Fatal error: you must specify '--save', '--no-save' or '--vanilla'
So to recap: 'e' files are produced by the Torque/Maui queueing system if it has a problem with running your job, as in the example above which has a missing '--vanilla' option to the R invocation - the job can't be started by the queueing system and the error message is written to the file 'R_job.e29'. But once Torque has got your job started, then your job might encounter its own errors which will be written to the 'o' file as in the 'matlab.o54' example (above), where the '-nodisplay' option was missing when Matlab was not being started from an X terminal.

What if my job goes wrong?

Unfortunately, quite a few things can go wrong so this section summarises some of the things that we have found out through trial & error as we gain more experience of the system.

I have submitted a job to qsub but nothing seems to happen

Sometimes a job will execute so quickly once you have submitted it using qsub that it completes before you have a chance to check on its status. If you have used the #PBS -m be option as suggested above, you will receive two emails in rapid succession. One solution is to use the Torque 'tracejob' command to backtrack through the various logs the system keeps of all user's jobs and present everything it knows about a given job:

andy@openpbs:~ $ tracejob -qalm 65
			/var/spool/torque/server_priv/accounting/20100223: Permission denied
			/var/spool/torque/mom_logs/20100223: No matching job records located
			/var/spool/torque/sched_logs/20100223: No such file or directory

			Job: 65.openpbs

			02/23/2010 11:32:15  S    enqueuing into standard, state 1 hop 1
			02/23/2010 11:32:15  S    Job Queued at request of
                , owner =
                , job name = matlab,
                          queue = standard
			02/23/2010 11:32:16  S    Job Modified at request of root@openpbs
			02/23/2010 11:32:16  S    Job Run at request of root@openpbs
			02/23/2010 11:32:16  S    Job Modified at request of root@openpbs
			02/23/2010 11:32:16  S    Exit_status=127 resources_used.cput=00:00:00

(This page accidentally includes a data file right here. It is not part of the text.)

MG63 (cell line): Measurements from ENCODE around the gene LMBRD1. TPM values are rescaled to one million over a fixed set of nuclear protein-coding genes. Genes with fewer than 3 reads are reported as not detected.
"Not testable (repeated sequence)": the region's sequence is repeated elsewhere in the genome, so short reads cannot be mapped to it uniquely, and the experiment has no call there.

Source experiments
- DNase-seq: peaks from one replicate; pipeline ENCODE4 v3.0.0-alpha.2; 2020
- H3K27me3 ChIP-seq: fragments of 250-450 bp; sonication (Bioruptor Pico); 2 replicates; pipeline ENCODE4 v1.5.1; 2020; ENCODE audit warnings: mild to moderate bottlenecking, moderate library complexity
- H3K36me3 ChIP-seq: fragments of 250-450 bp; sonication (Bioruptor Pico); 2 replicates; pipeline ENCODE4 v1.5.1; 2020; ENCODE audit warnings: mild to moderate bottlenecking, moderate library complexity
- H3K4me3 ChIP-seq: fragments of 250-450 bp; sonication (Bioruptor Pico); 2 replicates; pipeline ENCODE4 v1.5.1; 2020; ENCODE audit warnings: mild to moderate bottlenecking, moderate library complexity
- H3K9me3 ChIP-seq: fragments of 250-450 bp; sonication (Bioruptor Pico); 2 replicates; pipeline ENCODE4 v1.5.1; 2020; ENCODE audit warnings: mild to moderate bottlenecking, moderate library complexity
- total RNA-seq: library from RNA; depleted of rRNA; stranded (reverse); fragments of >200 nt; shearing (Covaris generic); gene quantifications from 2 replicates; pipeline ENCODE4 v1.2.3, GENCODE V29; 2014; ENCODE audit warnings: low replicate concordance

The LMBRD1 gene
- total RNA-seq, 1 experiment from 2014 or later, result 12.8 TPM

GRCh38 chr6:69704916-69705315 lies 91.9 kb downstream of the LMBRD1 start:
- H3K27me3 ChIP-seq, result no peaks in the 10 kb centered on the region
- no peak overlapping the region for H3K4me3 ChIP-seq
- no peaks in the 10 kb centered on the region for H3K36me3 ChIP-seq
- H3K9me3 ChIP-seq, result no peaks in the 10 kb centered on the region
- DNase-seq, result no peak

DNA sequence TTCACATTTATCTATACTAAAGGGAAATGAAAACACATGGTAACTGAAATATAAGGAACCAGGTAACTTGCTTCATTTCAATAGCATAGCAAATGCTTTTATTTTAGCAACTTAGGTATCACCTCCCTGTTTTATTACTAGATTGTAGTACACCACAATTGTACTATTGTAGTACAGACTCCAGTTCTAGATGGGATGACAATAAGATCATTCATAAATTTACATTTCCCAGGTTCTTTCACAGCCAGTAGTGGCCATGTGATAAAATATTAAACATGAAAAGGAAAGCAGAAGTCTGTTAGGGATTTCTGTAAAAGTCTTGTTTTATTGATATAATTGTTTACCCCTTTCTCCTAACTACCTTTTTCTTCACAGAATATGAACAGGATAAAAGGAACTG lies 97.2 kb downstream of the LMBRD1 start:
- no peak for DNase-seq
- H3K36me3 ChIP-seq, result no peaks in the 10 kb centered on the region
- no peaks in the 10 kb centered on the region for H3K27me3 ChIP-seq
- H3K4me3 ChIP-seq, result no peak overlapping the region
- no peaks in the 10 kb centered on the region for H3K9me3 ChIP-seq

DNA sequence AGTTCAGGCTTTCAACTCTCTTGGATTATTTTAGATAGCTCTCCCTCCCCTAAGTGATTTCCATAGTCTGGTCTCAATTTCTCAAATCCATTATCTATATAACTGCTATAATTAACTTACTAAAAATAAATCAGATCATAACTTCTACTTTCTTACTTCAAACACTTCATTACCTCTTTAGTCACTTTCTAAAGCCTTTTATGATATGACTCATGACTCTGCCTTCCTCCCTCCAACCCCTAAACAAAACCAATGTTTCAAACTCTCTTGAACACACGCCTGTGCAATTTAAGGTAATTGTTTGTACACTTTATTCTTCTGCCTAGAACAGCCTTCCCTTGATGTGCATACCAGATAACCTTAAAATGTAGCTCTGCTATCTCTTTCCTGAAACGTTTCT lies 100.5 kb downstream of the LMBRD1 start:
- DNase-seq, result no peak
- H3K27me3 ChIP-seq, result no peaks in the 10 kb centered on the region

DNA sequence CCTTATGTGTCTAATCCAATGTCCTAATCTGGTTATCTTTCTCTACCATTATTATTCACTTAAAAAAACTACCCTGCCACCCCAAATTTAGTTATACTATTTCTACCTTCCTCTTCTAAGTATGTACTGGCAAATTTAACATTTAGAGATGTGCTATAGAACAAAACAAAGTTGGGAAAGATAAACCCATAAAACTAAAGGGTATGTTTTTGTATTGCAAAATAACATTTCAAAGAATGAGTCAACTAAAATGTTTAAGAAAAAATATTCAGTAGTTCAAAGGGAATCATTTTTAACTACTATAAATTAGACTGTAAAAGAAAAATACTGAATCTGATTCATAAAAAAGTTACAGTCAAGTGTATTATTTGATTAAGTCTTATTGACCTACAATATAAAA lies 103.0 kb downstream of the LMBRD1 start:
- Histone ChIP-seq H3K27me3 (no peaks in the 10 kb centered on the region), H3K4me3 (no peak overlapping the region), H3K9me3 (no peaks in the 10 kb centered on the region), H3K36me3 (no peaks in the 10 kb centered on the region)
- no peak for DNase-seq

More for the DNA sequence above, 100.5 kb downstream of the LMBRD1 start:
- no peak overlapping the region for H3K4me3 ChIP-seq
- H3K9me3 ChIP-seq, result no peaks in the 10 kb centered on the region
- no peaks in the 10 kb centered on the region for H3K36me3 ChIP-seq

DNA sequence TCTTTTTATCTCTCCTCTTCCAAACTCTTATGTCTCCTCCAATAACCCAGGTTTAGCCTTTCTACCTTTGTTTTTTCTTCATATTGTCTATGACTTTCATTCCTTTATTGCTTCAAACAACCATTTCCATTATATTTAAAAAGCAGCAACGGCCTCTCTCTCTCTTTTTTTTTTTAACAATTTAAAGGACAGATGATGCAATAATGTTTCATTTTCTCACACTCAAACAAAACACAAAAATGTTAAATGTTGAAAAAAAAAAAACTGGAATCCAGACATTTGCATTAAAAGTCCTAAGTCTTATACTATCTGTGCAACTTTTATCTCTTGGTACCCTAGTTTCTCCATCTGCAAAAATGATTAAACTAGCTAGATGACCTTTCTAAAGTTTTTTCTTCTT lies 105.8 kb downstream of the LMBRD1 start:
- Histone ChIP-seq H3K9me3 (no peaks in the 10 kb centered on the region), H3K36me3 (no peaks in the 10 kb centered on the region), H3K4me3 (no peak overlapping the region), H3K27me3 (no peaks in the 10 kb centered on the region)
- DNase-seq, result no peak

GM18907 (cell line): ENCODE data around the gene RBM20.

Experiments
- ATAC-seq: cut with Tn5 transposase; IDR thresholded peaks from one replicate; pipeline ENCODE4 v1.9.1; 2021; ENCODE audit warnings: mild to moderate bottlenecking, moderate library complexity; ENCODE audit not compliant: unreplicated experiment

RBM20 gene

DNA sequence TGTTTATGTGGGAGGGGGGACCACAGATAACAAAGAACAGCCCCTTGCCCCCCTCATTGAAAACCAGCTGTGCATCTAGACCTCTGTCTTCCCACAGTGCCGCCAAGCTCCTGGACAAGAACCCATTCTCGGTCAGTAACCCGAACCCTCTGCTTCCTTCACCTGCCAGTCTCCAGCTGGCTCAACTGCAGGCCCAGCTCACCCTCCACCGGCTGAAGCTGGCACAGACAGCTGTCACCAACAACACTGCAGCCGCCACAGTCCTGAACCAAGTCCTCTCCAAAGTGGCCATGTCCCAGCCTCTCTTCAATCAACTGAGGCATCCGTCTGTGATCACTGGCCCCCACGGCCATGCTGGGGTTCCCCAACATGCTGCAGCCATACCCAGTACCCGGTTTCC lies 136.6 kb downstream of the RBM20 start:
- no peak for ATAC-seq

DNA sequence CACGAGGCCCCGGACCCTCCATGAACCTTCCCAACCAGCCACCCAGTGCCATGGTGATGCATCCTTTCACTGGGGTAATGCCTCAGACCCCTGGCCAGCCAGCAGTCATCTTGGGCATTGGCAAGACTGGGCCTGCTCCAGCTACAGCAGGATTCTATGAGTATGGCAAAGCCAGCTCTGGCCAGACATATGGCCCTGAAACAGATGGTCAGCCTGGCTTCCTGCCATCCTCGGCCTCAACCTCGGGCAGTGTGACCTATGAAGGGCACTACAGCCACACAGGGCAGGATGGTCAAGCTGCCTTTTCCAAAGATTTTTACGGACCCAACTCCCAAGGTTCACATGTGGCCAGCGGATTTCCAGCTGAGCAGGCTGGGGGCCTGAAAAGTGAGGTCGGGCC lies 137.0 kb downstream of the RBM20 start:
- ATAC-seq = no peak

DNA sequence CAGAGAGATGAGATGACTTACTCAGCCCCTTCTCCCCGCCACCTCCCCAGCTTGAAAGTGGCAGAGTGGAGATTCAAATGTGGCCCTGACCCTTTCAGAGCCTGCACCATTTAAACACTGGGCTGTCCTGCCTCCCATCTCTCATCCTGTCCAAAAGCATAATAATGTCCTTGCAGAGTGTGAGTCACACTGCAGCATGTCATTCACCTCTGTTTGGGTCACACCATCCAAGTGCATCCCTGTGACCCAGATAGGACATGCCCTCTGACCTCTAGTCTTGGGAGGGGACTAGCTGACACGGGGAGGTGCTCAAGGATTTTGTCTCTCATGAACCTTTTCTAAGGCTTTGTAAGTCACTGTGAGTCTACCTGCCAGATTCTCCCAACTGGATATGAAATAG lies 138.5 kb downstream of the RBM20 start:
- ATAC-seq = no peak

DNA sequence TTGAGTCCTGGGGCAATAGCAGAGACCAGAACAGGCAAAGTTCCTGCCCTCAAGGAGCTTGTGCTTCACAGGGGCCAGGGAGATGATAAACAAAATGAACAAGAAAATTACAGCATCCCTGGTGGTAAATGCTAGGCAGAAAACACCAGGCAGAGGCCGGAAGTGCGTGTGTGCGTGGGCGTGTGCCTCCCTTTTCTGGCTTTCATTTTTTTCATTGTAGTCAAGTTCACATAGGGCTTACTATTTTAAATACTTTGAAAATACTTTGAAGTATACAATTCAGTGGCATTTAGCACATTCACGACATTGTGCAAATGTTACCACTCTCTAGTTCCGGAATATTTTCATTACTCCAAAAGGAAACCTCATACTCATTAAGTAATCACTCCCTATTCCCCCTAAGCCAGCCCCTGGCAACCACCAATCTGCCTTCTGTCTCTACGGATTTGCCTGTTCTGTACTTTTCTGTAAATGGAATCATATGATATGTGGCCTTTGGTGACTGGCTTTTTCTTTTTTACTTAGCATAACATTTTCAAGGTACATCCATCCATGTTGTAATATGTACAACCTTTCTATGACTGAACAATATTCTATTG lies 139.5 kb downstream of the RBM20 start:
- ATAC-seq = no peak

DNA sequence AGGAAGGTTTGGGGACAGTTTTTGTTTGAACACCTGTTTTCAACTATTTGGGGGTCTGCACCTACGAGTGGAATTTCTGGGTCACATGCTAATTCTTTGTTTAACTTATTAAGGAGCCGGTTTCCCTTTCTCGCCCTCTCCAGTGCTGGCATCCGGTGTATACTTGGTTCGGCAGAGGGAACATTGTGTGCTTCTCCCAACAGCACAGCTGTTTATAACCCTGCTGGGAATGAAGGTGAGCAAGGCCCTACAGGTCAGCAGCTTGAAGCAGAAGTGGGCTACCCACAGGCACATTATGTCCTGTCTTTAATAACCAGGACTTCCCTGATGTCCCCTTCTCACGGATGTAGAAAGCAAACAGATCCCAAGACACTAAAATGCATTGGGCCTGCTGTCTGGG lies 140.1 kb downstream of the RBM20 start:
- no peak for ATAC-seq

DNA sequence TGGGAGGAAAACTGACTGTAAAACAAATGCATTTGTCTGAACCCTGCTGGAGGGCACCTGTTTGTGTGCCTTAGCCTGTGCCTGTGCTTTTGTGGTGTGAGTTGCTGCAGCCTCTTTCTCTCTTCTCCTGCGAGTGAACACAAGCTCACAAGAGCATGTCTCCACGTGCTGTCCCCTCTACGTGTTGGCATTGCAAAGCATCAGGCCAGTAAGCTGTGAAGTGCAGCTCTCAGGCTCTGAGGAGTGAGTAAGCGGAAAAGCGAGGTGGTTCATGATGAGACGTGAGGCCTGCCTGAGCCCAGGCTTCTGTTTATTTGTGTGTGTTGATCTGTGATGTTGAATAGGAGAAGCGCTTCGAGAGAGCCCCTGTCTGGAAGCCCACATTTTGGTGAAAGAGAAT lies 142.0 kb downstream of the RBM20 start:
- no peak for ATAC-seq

resources_used.mem=1480kb resources_used.vmem=97428kb
			02/23/2010 11:32:25  S    Post job file processing error
			02/23/2010 11:32:25  S    dequeuing from standard, state COMPLETE

The '-qalm' option tells tracejob to suppress all error messages and not to try looking into non-existent logs for information about a job. You need to run tracejob on openpbs since this is the queue management node on which the Torque/PBS server is hosted and the queueing system logs are kept on this system only.

By default tracejob will present information about your job if it was started today (ie, after 00:01 this morning) as the Torque server logs roll-over to a fresh log at midnight; if you want to look at previous jobs, use the '-n' option to specify how many days in the past you want to query, eg:
andy@openpbs:~ $ tracejob -n 4 37

will provide information on job ID 37 that you submitted to the queueing system any time within the past 4 days. If a job completes one or more days after the day it is started, the system will retrieve the logs from both the start day and the completion day and display the entire queued session even if it spans many days. tracejob defaults to '-n 1' if this option is not given so the smallest useful parameter is 2.

Exit status

Like almost all Linux tasks, every job executed by the Torque/Maui queueing system returns an exit status, a integer that indicates the whether the job was successful or not - an exit status of 0 (zero) always means the task completed successfully and any other number indicates an error condition (which might not necessarily have been fatal). But to distinguish an exit status set by the queueing system itself from one set by the job you are running, all exit status values returned by the Torque queue server will have a negative value while those returned by your program or job will have a positive value as usual.